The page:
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The Courage to Lead

Read 2 Samuel 4:1-12

But David said to Recab and Baanah, “The Lord, who saves me from all my enemies, is my witness. Someone once told me, ‘Saul is dead,’ thinking he was bringing me good news. But I seized him and killed him at Ziklag. That’s the reward I gave him for his news! How much more should I reward evil men who have killed an innocent man in his own house and on his own bed? Shouldn’t I hold you responsible for his blood and rid the earth of you?”

So David ordered his young men to kill them, and they did. They cut off their hands and feet and hung their bodies beside the pool in Hebron. Then they took Ishbosheth’s head and buried it in Abner’s tomb in Hebron.
(2 Samuel 4:9-12)


Ishbosheth took his courage from another man (Abner) rather than from God. When Abner died, Ishbosheth was left with nothing. In crisis and under pressure, he collapsed in fear.

David called Ishbosheth an “innocent man.” As Saul’s son, Ishbosheth had reason to think he was in line for the throne. He was not wicked for wanting to be king; rather, he was simply too weak to stand against injustice. Although David knew Ishbosheth was not the strong leader needed to unite Israel, he had no intention of killing him. God had promised the kingdom to David, and he knew that God would fulfill his promise.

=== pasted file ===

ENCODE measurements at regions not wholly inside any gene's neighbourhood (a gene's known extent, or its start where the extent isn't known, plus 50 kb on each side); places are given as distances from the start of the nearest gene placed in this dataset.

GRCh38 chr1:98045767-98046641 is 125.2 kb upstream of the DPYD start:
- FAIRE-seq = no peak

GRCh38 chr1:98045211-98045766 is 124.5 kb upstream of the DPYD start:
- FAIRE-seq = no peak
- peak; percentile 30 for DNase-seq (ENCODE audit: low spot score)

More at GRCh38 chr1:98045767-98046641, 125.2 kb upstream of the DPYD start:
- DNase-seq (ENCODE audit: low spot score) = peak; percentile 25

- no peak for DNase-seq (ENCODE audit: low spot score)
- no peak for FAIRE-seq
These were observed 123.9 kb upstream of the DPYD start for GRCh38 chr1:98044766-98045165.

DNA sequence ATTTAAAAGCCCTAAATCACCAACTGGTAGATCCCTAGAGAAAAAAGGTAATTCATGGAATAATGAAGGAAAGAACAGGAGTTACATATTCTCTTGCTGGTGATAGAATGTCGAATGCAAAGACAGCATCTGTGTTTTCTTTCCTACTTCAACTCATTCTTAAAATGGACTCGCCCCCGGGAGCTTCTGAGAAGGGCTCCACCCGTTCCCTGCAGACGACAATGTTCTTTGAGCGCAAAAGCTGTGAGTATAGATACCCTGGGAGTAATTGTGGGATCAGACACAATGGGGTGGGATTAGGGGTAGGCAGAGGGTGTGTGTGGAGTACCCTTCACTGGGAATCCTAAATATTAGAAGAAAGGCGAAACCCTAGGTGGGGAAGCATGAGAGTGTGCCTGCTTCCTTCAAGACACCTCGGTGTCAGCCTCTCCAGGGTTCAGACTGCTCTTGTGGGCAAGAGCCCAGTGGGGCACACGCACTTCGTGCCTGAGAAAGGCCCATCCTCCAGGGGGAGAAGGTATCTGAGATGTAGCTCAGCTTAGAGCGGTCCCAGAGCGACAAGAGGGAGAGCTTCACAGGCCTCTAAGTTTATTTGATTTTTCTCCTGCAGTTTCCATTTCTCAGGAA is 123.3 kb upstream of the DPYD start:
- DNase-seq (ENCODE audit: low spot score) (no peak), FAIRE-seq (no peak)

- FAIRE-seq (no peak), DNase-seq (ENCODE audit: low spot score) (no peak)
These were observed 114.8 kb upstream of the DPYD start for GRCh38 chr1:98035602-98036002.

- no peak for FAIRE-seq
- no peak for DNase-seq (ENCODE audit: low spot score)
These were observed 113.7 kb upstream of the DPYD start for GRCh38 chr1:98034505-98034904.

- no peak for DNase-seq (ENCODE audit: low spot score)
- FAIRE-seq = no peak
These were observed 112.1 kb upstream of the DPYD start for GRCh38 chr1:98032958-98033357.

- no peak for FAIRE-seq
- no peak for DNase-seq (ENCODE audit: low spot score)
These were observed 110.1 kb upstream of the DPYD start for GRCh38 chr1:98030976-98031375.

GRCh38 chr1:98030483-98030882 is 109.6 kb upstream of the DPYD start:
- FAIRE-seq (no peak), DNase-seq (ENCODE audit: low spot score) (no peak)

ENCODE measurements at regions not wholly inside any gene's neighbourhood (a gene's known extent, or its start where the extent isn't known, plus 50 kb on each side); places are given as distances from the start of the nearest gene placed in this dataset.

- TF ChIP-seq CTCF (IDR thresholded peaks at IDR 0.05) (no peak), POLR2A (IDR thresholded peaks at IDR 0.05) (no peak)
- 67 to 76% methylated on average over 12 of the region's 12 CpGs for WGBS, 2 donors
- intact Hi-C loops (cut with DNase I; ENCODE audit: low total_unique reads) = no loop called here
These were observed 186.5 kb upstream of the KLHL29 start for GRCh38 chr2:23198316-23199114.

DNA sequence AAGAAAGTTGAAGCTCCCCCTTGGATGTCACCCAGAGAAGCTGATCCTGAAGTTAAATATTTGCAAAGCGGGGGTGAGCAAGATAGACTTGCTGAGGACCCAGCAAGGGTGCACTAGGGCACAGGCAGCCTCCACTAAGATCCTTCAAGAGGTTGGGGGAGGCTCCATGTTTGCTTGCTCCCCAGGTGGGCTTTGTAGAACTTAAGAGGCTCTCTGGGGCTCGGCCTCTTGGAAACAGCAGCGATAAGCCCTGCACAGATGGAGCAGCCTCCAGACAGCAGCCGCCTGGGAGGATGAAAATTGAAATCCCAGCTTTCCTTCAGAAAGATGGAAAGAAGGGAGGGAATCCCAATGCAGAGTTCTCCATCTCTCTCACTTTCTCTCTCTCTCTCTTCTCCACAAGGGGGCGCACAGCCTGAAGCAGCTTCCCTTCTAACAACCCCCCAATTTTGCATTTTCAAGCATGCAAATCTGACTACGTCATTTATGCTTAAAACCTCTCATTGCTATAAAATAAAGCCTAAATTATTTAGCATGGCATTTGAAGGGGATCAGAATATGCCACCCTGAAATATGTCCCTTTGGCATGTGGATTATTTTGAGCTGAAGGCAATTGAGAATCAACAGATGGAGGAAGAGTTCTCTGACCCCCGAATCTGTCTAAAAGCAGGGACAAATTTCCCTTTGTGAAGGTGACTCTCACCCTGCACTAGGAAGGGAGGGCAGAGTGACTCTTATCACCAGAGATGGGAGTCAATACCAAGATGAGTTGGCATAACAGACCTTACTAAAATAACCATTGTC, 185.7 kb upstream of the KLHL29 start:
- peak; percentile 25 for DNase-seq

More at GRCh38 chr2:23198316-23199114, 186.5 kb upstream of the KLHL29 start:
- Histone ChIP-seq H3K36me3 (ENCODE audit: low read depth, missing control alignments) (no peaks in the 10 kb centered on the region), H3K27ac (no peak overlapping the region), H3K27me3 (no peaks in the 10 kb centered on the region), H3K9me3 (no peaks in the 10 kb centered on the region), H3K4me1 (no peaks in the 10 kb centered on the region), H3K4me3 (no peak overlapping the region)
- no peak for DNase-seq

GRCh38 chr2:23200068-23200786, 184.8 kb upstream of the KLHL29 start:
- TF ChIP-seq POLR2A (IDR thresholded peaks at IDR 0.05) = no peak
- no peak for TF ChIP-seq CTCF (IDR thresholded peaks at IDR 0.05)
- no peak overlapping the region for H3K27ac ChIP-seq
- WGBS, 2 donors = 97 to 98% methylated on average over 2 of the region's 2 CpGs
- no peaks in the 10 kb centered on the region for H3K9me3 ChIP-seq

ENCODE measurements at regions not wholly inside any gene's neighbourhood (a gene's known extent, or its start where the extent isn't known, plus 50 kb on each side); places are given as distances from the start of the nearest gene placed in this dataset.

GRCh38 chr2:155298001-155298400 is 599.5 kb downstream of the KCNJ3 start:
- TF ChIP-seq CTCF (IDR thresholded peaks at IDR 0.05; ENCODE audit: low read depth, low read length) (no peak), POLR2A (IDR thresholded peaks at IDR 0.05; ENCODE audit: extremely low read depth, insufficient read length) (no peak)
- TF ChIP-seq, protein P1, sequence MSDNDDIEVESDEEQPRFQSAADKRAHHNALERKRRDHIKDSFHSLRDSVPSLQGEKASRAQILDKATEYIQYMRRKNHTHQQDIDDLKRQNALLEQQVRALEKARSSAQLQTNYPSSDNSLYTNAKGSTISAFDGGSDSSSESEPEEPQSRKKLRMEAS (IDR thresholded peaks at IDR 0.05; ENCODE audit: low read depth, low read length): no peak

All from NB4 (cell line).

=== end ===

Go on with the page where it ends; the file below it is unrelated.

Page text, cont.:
When David learned of Ishbosheth’s death, he was angry. He had never harmed Saul, and he thought the assassins’ method was cowardly. David wanted to unite Israel, not drive a permanent wedge between him and Ishbosheth’s supporters. To show that he had nothing to do with the extermination of Saul’s royal line, he ordered the assassins killed and gave Ishbosheth a proper burial. All the tribes of Israel, recognizing that David was the strong leader they needed, pledged their loyalty to him. No doubt the Philistine threat and David’s military reputation (1 Samuel 18:7) also helped unify the people.


Have you ever felt like you reached the finish line only to have it moved a little farther? David must have felt this way when Ishbosheth became king after Saul. He’d been waiting for Saul to die, and now he was, but David still wasn’t king of Israel. The finish line had moved, so he kept running.

Has the finish line moved on you? Don’t give up. God rewards those who continue to run faithfully the race set before them. Continue to pray and wrestle with God. He knows what you need, and he will give you his strength so you can remain faithful to the end.

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